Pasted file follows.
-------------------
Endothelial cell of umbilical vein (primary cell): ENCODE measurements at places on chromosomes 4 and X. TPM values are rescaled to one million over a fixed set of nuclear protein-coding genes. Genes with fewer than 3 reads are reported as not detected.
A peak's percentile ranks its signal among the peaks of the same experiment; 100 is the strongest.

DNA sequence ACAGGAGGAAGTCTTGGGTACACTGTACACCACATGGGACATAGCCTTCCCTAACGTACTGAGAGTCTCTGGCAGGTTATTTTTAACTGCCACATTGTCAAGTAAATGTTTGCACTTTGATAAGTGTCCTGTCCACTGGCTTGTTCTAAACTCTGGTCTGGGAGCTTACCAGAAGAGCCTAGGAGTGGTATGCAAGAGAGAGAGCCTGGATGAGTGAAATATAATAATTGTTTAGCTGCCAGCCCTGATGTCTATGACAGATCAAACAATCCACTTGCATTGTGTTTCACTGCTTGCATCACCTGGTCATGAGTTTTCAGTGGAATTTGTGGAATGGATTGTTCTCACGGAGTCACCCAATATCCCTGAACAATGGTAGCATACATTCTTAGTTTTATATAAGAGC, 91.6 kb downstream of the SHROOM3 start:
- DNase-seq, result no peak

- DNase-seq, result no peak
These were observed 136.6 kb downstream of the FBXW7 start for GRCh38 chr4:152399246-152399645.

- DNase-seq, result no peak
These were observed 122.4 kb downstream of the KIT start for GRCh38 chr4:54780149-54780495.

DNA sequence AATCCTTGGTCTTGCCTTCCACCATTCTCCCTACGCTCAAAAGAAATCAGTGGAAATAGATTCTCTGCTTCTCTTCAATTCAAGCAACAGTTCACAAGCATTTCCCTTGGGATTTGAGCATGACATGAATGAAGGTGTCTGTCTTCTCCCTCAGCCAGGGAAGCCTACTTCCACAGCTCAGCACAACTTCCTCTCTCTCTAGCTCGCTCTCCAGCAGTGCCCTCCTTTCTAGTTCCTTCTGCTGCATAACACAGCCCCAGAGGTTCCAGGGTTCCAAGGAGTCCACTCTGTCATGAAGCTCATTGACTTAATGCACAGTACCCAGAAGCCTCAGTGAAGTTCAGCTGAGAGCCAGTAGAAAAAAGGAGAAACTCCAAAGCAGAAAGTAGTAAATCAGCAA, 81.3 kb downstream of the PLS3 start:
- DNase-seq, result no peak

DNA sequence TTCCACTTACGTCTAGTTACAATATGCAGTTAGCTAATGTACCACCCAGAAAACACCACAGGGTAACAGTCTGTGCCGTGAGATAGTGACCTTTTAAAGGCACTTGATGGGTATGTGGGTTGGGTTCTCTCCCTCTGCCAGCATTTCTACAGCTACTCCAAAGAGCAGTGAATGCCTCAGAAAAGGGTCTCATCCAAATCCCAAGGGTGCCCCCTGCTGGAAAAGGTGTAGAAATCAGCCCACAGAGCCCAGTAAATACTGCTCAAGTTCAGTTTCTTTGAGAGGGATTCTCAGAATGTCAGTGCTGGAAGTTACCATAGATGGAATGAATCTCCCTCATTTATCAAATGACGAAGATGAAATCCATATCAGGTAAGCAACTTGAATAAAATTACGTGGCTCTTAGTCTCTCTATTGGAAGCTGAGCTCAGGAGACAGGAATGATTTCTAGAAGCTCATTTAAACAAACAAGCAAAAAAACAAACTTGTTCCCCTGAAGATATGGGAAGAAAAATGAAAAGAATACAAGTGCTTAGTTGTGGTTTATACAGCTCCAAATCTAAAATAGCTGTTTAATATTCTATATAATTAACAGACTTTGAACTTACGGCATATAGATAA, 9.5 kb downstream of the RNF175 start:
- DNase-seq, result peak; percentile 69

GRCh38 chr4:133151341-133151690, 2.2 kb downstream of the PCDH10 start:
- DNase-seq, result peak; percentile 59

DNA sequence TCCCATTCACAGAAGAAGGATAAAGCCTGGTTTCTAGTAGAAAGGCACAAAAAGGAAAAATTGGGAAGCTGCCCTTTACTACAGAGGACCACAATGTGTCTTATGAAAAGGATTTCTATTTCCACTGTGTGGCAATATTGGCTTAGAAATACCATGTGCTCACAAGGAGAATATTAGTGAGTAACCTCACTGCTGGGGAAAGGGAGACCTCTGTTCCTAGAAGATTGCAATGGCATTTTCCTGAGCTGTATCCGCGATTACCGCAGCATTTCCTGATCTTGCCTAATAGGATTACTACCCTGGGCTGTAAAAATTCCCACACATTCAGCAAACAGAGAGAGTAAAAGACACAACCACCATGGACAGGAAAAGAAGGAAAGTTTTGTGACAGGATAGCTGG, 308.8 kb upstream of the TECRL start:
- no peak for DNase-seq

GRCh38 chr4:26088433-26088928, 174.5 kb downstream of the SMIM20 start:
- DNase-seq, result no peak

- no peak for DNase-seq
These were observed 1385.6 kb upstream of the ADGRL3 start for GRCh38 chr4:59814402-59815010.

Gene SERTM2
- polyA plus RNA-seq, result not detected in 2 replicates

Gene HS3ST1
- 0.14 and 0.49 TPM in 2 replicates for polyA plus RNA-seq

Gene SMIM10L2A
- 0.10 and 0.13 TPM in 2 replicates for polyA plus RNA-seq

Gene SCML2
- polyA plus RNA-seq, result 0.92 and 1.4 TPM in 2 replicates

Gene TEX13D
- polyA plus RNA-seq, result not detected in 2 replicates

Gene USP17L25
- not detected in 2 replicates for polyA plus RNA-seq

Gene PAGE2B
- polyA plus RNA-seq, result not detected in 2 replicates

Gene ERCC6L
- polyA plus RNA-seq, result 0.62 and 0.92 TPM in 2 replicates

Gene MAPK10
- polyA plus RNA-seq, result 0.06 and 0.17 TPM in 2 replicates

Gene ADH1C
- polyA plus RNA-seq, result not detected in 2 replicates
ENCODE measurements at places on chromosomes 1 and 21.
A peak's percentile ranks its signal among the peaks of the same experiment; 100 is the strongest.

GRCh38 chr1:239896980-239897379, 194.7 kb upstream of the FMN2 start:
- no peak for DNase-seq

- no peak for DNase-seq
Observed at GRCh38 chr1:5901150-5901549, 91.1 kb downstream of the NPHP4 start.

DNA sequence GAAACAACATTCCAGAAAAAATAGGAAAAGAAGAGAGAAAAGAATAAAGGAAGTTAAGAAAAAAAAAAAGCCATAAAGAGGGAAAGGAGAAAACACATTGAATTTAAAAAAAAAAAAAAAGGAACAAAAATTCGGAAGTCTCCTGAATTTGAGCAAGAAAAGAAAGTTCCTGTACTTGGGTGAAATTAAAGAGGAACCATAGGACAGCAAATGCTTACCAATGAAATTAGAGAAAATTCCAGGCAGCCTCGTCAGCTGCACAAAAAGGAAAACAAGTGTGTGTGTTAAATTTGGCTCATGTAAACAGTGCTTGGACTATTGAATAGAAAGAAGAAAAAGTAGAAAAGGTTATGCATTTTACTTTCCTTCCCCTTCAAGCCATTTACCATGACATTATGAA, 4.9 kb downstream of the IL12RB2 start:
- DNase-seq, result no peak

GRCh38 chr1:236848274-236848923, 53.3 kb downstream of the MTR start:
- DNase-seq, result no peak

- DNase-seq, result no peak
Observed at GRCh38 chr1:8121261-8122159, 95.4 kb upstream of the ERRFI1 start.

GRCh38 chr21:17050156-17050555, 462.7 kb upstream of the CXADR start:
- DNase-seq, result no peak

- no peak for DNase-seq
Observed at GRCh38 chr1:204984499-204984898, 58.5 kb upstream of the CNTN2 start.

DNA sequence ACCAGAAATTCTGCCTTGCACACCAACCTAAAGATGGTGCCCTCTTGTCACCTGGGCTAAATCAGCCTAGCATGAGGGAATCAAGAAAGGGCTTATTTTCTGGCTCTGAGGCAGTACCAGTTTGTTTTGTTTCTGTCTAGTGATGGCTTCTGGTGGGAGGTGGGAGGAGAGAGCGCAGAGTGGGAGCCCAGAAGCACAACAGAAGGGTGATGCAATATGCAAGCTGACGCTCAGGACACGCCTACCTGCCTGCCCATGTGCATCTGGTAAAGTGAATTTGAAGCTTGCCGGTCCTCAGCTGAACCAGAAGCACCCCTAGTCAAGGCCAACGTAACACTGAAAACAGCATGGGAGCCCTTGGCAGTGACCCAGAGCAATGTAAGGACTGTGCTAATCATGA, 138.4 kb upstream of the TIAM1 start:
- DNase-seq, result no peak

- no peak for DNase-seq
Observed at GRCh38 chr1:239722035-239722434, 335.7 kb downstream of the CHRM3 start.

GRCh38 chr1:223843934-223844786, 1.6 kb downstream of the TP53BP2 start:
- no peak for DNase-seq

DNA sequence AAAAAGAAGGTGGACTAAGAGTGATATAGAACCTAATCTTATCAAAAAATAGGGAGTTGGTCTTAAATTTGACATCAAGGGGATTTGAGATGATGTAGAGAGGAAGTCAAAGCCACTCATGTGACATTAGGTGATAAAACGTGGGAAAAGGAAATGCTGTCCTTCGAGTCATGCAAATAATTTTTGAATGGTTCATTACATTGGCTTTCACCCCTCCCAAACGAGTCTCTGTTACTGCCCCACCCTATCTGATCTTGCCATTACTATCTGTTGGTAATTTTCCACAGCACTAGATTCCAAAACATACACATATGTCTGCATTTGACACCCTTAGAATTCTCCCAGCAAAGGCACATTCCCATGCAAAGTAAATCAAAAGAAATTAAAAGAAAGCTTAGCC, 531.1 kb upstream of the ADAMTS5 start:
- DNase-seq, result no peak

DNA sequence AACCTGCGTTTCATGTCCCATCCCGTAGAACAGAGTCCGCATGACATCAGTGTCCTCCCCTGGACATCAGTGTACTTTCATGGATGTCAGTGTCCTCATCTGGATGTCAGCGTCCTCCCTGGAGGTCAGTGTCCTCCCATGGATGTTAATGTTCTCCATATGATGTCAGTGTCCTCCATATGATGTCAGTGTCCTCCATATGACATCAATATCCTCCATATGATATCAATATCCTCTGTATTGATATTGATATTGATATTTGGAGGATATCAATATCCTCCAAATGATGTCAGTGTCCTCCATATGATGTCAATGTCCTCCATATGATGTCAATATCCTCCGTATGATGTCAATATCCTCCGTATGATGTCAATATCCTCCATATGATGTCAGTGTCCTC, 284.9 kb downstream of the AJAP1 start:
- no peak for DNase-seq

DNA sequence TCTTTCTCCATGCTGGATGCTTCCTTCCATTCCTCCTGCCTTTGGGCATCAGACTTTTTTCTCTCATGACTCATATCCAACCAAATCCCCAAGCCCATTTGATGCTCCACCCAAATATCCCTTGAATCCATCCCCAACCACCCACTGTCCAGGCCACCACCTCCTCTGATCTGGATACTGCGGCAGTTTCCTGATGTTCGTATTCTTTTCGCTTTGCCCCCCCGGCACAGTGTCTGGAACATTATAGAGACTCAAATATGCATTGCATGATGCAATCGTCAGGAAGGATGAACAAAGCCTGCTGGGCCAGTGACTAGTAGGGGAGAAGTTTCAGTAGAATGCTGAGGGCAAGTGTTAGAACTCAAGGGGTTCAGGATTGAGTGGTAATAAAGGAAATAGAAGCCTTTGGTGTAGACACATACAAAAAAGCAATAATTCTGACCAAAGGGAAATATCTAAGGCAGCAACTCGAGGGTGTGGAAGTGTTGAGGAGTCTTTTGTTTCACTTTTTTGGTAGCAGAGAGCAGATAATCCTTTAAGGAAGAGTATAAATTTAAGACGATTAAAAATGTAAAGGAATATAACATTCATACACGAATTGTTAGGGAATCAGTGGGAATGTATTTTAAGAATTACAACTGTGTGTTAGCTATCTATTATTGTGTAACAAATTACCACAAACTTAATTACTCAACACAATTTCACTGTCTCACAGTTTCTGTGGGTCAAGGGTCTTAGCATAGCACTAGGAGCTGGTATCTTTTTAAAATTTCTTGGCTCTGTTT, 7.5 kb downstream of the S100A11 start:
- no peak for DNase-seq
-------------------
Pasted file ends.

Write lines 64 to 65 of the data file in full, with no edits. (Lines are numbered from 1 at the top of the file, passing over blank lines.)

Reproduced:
- DNase-seq, result no peak

DNA sequence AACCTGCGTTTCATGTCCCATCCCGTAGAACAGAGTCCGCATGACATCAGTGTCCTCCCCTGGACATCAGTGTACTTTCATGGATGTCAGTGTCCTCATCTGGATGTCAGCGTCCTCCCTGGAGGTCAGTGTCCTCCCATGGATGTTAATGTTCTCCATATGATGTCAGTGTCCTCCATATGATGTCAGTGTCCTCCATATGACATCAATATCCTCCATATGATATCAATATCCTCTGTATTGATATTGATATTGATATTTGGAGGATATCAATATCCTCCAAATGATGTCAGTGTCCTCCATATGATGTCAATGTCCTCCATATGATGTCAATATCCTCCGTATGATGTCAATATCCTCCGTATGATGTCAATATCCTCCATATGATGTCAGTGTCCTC, 284.9 kb downstream of the AJAP1 start: